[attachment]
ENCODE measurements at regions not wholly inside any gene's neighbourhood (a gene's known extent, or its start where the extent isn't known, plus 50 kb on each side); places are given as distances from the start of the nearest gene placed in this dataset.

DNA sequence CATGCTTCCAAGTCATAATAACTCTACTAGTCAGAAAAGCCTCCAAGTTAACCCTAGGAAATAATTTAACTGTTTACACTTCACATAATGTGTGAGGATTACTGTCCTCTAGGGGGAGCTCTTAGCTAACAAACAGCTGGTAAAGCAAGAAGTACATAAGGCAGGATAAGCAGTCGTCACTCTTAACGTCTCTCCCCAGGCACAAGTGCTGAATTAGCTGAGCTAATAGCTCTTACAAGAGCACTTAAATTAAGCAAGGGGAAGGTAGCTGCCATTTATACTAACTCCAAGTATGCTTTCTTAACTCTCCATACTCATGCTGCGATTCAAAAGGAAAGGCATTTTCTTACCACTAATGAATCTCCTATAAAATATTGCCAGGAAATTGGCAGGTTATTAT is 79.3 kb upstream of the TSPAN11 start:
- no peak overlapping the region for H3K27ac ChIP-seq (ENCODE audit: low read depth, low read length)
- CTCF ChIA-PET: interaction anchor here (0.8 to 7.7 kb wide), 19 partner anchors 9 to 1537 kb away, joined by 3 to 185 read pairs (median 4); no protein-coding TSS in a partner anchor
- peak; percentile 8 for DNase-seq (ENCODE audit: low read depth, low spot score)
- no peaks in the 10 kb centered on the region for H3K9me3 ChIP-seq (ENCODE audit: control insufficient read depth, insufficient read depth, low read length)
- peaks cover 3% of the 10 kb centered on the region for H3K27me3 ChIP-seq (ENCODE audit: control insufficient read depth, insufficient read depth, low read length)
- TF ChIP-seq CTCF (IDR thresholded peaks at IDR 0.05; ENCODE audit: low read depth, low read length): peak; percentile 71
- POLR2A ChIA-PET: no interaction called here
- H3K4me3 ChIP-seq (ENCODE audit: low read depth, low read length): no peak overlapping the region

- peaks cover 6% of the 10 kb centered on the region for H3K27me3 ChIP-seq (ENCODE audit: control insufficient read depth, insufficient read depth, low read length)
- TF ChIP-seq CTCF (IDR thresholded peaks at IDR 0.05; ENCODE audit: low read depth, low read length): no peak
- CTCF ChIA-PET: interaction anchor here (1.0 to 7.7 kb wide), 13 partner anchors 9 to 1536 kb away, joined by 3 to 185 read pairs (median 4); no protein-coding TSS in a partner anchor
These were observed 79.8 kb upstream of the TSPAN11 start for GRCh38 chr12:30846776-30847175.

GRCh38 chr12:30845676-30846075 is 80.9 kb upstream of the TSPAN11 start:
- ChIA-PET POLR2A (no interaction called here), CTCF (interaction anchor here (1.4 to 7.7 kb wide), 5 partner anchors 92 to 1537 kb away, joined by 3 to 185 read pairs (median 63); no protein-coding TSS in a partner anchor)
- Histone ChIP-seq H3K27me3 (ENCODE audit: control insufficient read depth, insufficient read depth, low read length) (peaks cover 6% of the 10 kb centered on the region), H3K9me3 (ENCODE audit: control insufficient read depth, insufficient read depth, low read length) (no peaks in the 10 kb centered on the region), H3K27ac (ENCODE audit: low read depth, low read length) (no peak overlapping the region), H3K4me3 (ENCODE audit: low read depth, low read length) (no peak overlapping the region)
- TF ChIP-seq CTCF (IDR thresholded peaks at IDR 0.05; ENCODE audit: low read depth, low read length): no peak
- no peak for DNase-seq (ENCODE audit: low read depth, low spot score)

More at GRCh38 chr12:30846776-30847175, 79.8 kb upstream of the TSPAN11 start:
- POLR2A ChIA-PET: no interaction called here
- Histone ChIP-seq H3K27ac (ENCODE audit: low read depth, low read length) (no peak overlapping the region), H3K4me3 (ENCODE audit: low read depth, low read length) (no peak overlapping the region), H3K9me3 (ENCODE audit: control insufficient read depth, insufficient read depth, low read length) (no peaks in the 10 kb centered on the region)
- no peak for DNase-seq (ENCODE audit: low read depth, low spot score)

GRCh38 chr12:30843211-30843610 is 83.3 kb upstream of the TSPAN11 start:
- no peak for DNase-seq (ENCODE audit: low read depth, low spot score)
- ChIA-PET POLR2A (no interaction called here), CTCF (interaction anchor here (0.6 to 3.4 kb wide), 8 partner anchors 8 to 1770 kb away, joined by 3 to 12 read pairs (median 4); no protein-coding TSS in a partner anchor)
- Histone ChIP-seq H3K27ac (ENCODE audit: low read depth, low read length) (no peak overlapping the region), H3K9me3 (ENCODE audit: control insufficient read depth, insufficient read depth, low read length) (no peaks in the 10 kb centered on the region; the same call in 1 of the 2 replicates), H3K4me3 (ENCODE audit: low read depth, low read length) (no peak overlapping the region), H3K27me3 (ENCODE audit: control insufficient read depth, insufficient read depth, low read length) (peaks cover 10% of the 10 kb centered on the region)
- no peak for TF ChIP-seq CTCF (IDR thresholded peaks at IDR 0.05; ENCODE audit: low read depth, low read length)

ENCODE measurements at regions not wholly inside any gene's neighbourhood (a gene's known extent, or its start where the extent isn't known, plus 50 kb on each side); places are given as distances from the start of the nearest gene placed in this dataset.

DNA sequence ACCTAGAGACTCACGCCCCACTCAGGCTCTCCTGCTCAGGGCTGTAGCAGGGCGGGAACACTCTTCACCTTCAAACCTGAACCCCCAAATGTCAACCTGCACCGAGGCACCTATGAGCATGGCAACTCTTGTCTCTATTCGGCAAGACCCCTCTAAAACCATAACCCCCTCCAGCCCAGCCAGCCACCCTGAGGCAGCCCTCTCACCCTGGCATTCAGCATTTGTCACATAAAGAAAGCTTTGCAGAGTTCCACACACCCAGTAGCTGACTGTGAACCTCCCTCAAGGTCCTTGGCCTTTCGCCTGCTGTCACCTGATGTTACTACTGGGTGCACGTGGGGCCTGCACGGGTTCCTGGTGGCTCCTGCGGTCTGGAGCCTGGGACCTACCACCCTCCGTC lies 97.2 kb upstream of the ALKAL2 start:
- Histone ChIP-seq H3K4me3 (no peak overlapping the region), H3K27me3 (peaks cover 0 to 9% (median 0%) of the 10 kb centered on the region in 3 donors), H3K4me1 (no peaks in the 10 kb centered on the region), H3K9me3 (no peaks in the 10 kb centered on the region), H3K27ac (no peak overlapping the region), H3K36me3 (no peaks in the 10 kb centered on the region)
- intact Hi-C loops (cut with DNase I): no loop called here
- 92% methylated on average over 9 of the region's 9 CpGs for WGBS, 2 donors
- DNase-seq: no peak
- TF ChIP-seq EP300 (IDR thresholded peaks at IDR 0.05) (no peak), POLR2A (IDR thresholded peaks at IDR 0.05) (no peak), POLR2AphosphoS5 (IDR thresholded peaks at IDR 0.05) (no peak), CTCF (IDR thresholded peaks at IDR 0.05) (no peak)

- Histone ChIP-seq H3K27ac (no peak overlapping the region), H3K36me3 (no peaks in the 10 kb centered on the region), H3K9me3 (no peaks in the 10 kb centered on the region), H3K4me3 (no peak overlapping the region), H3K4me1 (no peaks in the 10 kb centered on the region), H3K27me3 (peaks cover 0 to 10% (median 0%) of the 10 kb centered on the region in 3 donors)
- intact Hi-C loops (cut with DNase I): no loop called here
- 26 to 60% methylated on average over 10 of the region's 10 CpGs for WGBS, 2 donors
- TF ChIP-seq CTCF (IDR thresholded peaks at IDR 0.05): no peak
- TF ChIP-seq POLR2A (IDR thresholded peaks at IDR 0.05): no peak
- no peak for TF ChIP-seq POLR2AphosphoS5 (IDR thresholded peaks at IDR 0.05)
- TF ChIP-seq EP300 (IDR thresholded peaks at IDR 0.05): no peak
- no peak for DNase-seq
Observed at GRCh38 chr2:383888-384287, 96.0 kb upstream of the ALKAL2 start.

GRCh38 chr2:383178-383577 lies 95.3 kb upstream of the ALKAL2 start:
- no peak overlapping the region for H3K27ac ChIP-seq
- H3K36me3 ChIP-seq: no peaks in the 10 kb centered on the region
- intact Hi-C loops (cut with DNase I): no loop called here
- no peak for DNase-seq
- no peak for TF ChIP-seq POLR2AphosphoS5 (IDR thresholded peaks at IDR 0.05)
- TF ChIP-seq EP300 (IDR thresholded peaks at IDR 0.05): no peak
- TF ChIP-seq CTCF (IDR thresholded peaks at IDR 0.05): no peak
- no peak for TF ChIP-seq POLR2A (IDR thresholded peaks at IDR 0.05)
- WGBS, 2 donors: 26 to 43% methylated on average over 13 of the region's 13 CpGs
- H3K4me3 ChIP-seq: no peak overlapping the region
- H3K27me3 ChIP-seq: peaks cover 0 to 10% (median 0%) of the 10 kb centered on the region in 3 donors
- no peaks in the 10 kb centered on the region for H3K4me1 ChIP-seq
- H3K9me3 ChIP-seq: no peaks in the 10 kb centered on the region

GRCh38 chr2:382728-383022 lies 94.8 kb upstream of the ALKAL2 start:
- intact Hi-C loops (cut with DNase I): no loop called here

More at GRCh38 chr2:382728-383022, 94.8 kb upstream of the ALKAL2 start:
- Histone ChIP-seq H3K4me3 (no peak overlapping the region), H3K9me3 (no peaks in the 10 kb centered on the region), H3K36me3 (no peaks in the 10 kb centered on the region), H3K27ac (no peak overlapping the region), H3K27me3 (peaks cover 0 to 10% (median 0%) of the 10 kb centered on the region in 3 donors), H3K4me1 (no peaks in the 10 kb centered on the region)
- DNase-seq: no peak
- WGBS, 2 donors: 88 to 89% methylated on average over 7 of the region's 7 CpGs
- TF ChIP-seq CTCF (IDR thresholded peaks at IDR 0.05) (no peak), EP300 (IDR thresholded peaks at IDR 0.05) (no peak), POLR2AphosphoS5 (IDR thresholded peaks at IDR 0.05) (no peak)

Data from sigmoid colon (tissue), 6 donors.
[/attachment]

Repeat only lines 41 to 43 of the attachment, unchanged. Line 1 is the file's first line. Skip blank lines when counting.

- no peak for TF ChIP-seq POLR2AphosphoS5 (IDR thresholded peaks at IDR 0.05)
- TF ChIP-seq EP300 (IDR thresholded peaks at IDR 0.05): no peak
- no peak for DNase-seq